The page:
Strongly Intuitive People have some strong ideas, based on a number of inputs, about what is going to happen next. In baseball, for example, center fielder Joe DiMaggio was very good about intuitively recognizing that a certain pull-hitting lefty opponent batter tended to hit late against a certain right-handed Yankee fastball pitcher and hit the ball late, more toward center or left. As a result, Joe D. would take a few steps to his right and that would often result in a catch or better play on the ball. Under the same circumstances, a Strongly Sensory center fielder would be more likely to only respond to the flight of the ball, and miss out on the DiMaggio intuitive edge. But this is also true, I strongly believe: Ballplayers who are basically sensory (only responding to what they experience through the five senses) often possess strong compensatory skills, such as foot quickness and speed, working in their behalves.
(7) Strong Up the Middle is a baseball axiom I first read about as a kid. Personally, I have only grown in my appreciation for its importance over the year. You would lik to have your quickest, fastest, best armed athletes up the middle, even if you have to make some concessions on speed in the case of the catcher.
(8) Strike Zone Knowledgeable Contact Hitters are qualities I would seek out – and I would do my best to push the envelope away from the idea that we have to accept “good field/no hit” at shortstop and catcher, if we find players who can handle the defensive side at a high level. I would stress teaching the strike zone, the art of contact batting, and the importance of situational hitting.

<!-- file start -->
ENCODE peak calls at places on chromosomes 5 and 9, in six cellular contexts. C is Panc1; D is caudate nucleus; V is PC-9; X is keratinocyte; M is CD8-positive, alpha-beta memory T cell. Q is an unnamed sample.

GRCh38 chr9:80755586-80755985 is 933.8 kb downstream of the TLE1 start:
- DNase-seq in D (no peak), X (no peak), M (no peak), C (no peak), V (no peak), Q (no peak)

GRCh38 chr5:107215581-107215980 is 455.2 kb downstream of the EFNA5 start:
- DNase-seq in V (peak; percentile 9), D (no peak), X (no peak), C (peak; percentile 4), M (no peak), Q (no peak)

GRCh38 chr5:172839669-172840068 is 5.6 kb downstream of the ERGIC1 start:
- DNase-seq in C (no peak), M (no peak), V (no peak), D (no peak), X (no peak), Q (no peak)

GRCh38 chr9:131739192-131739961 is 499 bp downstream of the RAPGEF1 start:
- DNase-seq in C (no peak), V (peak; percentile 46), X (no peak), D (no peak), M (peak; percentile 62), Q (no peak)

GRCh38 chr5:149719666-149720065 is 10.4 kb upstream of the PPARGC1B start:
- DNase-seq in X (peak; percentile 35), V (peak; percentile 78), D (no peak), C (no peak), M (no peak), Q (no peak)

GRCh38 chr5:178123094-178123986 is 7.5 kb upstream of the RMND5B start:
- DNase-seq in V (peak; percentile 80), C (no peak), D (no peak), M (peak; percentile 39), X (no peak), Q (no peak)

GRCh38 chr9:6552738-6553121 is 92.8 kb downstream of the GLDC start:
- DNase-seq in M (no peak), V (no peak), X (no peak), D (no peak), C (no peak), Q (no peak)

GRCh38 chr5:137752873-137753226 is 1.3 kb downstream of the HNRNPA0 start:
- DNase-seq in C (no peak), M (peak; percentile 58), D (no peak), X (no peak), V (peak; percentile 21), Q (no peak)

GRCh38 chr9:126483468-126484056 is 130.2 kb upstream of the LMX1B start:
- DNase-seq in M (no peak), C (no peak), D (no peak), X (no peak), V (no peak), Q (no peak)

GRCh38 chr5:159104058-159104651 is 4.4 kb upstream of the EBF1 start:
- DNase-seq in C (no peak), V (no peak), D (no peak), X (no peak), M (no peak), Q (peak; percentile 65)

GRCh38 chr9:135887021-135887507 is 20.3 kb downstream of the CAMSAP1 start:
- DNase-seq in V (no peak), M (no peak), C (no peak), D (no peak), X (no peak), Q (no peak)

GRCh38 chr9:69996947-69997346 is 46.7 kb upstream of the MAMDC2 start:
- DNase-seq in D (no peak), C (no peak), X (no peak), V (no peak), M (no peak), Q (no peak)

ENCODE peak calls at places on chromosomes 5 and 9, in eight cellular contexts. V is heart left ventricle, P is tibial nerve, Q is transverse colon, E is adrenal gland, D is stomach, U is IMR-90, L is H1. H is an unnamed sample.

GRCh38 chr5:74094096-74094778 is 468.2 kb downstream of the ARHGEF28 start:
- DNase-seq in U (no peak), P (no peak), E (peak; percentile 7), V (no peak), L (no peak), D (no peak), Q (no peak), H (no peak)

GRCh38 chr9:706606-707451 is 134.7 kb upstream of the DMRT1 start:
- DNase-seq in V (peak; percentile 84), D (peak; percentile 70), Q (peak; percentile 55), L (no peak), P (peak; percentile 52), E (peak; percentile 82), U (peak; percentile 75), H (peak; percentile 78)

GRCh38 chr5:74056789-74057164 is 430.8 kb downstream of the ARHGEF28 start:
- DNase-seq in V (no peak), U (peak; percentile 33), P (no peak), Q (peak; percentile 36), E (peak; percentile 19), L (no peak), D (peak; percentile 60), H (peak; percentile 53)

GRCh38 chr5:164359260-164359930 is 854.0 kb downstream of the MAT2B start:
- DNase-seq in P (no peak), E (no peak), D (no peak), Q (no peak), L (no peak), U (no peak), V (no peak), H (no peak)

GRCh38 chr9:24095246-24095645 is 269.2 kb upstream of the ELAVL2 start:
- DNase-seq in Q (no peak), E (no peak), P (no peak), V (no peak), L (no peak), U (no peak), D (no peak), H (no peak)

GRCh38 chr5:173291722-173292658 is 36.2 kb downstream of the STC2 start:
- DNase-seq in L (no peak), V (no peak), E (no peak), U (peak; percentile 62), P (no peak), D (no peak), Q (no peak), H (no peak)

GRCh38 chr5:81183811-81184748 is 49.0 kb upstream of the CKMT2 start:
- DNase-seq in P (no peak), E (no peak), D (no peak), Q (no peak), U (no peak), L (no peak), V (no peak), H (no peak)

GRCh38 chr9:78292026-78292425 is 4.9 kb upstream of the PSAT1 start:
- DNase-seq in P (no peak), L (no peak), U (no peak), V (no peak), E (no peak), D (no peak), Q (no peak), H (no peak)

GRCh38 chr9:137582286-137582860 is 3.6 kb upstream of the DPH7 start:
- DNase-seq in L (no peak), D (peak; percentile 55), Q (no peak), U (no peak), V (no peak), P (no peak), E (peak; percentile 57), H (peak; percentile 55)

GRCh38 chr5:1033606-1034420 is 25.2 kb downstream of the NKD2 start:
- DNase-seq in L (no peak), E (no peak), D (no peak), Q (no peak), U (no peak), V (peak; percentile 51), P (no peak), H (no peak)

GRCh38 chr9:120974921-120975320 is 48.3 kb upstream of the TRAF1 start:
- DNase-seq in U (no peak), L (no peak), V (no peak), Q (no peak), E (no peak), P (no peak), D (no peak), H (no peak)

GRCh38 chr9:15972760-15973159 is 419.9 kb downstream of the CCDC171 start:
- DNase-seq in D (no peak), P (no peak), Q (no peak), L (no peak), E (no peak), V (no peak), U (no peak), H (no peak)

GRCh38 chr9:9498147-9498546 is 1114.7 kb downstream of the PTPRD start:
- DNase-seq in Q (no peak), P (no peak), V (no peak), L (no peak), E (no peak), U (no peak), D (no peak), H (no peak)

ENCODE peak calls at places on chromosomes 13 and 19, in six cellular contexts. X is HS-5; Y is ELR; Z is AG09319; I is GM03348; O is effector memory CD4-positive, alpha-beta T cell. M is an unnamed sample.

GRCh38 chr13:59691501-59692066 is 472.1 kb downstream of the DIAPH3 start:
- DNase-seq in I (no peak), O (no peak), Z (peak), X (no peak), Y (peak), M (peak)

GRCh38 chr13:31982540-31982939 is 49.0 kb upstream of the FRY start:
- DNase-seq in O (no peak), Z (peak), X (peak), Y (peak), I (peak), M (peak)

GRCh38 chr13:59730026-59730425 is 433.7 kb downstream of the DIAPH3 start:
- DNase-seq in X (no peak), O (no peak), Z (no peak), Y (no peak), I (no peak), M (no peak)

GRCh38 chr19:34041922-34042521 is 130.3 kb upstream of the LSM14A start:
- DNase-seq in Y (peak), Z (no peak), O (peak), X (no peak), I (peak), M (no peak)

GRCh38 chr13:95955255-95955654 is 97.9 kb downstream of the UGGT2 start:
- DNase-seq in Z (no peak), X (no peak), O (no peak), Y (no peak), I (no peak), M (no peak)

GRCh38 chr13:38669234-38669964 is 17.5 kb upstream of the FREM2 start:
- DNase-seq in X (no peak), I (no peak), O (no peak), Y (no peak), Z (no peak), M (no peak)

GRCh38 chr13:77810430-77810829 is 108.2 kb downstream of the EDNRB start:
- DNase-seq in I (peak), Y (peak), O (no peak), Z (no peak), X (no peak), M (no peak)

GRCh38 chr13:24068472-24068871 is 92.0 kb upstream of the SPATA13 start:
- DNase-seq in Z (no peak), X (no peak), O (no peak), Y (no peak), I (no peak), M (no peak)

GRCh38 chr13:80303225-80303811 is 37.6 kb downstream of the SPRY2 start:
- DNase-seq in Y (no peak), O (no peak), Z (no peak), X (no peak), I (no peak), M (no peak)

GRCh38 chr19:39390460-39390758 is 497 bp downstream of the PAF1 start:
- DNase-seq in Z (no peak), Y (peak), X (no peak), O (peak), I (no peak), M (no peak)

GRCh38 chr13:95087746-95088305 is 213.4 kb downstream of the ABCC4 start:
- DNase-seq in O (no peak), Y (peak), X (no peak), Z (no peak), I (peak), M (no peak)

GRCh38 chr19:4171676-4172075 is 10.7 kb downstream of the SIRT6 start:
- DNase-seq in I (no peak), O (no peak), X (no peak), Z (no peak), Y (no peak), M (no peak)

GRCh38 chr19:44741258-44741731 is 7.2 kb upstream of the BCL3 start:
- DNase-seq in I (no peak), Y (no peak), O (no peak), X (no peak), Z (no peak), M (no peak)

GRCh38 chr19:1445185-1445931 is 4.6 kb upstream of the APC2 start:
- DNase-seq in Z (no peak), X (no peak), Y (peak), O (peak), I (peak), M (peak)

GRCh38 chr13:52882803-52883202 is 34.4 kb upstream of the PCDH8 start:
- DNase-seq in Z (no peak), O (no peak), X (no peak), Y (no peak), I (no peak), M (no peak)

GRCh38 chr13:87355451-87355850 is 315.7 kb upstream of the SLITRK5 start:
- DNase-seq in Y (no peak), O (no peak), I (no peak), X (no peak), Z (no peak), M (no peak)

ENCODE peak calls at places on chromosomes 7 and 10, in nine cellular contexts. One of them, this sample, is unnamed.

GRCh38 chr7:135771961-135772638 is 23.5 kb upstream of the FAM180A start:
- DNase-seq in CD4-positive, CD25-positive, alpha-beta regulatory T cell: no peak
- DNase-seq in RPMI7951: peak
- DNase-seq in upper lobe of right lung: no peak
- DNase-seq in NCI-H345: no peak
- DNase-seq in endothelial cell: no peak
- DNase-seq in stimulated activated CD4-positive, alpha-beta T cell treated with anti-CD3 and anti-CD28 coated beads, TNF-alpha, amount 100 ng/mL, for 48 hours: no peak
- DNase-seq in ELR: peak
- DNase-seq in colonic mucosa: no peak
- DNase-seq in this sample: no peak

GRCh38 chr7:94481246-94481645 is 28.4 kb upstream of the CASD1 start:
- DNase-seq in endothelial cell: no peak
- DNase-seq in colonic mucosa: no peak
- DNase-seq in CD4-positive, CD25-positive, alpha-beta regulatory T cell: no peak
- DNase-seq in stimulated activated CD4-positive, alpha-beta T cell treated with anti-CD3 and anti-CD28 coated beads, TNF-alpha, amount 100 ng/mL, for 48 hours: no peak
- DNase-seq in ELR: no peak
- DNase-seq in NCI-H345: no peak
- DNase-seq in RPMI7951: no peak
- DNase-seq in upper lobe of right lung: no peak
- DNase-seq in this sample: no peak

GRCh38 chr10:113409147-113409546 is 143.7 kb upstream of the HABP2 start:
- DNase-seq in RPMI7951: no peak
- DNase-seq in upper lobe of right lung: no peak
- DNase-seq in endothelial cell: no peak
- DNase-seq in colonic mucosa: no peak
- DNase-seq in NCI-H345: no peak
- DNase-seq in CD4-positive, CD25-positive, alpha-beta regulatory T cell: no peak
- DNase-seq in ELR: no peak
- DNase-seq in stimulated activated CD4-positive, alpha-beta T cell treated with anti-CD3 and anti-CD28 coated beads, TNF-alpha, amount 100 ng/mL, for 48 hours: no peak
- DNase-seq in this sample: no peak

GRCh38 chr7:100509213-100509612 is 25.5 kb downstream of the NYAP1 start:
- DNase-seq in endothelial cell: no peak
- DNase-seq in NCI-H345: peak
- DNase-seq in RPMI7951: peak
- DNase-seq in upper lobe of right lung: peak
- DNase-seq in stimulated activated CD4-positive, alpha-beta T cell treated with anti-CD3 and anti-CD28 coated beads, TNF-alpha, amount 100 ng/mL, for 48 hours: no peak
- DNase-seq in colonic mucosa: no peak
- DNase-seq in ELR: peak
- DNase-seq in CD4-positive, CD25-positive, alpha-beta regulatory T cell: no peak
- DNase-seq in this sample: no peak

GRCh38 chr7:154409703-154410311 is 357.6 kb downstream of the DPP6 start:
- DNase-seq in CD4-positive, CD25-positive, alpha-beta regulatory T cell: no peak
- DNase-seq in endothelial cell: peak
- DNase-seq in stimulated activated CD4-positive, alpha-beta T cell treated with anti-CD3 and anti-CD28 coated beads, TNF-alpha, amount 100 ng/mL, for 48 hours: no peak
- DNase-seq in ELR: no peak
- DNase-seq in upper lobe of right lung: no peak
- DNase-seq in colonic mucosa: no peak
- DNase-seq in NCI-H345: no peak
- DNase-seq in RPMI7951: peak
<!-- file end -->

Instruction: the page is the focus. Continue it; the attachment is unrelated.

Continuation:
(8) Catcher needs to be a good handler of pitchers, baseball’s equivalent of the defensive quarterback, and a guy with a good arm and good base runner deceptive skills. I’d like to have a catcher who could hit a minimum of .270 with about 15-20 HR a season, but would prefer to have Yogi Berra.
(9) First Base needs to have good foot speed, mobility and strong intuition for situational play. As a hitter, he’s a 3 to 6 hole guy, hopefully with enough power to produce a minimum of 35-50 homers, 100 + RBI, and a batting average around .280 minimum. How about Lou Gehrig?
(10) Second Base would be a great place for a .300 hitting good get-on-base guy. Jose Altuve’s my guy. but with a little improvement to his BA and OBP, but I would happily settle for Craig Biggio.
(11) Third Base has to be intuitive, quick, and athletic. Brooks Robinson is still my personal standard there, but I really liked Ken Caminiti when he first came up.
(12) Shortstop. Think Derek Jeter. Say no more.
(13) Left Field. Stan Musial.
(13) Center Field. Willie Mays. Nobody did it better.
(14) Right Field. Babe Ruth. I can dream, can’t I?
(15) Starting Pitcher. A rubber-armed version of Sandy Koufax works for me.
(16) DH. Ted Williams works for me.
There. I think we could win with that team. The issues that governed our expectations and the talent that manned our flag pursuit would require it of us. And, of course, the other 14 guys we picked to fill out our 24-main roster would not be cream puffs either.
Have a nice Sunday, everybody. And watch out for the rain that’s allegedly heading our way.